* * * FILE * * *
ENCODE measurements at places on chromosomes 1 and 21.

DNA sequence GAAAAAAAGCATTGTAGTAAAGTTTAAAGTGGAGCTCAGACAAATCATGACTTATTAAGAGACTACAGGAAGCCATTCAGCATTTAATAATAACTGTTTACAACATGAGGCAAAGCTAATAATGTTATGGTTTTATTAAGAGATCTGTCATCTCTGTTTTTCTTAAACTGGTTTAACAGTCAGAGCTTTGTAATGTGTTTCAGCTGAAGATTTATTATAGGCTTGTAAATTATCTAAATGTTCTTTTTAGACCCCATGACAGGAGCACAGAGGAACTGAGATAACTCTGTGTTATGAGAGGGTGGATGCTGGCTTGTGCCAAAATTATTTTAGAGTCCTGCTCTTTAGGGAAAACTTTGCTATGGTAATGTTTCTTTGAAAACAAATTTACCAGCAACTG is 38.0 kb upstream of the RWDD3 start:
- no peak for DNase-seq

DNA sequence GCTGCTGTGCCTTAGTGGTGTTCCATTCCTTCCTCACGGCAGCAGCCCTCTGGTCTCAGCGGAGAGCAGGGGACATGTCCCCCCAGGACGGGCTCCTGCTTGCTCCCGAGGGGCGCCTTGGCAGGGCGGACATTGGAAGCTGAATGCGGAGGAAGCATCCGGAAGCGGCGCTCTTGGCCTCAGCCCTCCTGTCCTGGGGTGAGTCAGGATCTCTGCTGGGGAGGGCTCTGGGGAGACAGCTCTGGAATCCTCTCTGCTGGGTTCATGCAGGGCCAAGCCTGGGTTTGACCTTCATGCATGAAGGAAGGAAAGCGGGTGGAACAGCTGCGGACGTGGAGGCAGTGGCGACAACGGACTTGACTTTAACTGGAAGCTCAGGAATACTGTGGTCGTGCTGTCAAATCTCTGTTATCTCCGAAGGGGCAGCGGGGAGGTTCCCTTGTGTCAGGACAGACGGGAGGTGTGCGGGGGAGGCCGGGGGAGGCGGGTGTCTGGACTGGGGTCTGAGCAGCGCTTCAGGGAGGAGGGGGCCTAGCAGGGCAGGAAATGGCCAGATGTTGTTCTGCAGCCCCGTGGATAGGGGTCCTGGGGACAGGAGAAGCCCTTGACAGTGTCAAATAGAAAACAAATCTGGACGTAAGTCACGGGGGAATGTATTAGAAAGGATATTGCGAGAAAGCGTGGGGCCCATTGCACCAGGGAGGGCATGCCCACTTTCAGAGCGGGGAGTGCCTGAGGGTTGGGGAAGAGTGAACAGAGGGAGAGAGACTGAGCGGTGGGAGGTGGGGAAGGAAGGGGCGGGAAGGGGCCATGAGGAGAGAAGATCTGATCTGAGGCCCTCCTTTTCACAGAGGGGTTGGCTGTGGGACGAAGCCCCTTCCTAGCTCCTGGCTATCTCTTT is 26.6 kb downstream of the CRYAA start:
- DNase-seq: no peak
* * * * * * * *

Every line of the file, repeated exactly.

ENCODE measurements at places on chromosomes 1 and 21.

DNA sequence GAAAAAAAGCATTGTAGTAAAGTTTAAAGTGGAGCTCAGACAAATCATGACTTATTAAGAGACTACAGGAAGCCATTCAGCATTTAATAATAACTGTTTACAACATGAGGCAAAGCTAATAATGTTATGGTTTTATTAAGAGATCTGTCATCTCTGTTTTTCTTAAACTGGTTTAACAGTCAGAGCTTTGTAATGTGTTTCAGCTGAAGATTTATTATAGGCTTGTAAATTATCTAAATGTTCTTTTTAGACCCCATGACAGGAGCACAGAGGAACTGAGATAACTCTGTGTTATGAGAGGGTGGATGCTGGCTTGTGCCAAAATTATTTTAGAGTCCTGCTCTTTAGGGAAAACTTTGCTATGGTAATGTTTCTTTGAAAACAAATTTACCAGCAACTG is 38.0 kb upstream of the RWDD3 start:
- no peak for DNase-seq

DNA sequence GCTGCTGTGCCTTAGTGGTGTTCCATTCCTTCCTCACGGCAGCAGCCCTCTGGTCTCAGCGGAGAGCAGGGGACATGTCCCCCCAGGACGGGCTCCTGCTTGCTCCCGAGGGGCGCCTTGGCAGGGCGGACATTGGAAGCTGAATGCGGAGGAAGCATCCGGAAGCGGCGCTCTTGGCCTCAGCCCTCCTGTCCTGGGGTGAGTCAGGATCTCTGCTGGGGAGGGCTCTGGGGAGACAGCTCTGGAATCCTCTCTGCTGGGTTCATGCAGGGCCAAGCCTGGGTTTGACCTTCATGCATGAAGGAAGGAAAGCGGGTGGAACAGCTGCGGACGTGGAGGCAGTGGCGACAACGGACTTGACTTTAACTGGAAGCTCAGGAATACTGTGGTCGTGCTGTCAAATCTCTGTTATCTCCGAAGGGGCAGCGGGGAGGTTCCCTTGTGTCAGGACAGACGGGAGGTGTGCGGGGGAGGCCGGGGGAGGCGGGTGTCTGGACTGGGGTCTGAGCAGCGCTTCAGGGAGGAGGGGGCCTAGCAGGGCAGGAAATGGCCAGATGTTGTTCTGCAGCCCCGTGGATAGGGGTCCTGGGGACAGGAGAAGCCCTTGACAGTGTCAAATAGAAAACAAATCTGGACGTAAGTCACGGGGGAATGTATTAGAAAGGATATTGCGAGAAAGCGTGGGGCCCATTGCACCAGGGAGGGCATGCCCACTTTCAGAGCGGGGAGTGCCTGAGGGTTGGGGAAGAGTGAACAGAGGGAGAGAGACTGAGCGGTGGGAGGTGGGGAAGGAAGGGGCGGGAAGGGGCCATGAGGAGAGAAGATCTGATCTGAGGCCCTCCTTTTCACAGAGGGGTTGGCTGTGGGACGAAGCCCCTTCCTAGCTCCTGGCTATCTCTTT is 26.6 kb downstream of the CRYAA start:
- DNase-seq: no peak